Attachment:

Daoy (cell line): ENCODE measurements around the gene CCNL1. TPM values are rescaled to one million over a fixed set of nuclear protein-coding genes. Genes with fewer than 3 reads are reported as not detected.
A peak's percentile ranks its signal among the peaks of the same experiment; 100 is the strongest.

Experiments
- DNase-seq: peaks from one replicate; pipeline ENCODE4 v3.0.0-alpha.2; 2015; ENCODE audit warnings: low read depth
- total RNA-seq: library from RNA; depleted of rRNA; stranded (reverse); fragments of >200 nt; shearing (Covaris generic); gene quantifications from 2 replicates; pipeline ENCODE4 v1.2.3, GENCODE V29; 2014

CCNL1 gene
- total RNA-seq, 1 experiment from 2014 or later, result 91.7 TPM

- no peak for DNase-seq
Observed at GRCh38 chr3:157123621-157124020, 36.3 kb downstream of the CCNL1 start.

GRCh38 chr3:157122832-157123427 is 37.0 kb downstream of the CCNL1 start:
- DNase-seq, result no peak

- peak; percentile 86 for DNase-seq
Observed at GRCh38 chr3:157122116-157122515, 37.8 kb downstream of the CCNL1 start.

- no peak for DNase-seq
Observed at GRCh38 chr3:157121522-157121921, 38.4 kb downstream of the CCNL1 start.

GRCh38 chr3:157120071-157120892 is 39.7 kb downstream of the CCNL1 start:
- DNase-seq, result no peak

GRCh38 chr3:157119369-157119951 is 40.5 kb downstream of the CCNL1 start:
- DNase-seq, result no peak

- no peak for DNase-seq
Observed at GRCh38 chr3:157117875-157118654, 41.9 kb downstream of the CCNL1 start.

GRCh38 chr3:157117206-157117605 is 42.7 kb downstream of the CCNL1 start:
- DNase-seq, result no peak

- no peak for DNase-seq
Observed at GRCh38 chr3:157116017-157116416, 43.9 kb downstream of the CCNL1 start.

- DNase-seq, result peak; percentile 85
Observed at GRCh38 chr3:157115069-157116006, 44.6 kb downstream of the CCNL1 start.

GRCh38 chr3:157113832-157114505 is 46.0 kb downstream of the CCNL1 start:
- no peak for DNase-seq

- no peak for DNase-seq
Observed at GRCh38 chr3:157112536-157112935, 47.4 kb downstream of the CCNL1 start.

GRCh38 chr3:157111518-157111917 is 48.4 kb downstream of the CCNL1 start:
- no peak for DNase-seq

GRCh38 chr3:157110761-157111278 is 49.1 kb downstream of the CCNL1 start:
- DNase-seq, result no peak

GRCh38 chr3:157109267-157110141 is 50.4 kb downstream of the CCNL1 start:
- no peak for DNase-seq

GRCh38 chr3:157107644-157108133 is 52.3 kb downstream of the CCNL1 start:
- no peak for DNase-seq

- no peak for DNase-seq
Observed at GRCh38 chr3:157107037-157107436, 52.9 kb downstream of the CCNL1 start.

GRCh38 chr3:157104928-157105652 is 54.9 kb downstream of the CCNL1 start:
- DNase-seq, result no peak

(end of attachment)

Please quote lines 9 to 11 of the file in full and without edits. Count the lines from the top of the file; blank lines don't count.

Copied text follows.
Observed at GRCh38 chr3:157123621-157124020, 36.3 kb downstream of the CCNL1 start.

GRCh38 chr3:157122832-157123427 is 37.0 kb downstream of the CCNL1 start:
- DNase-seq, result no peak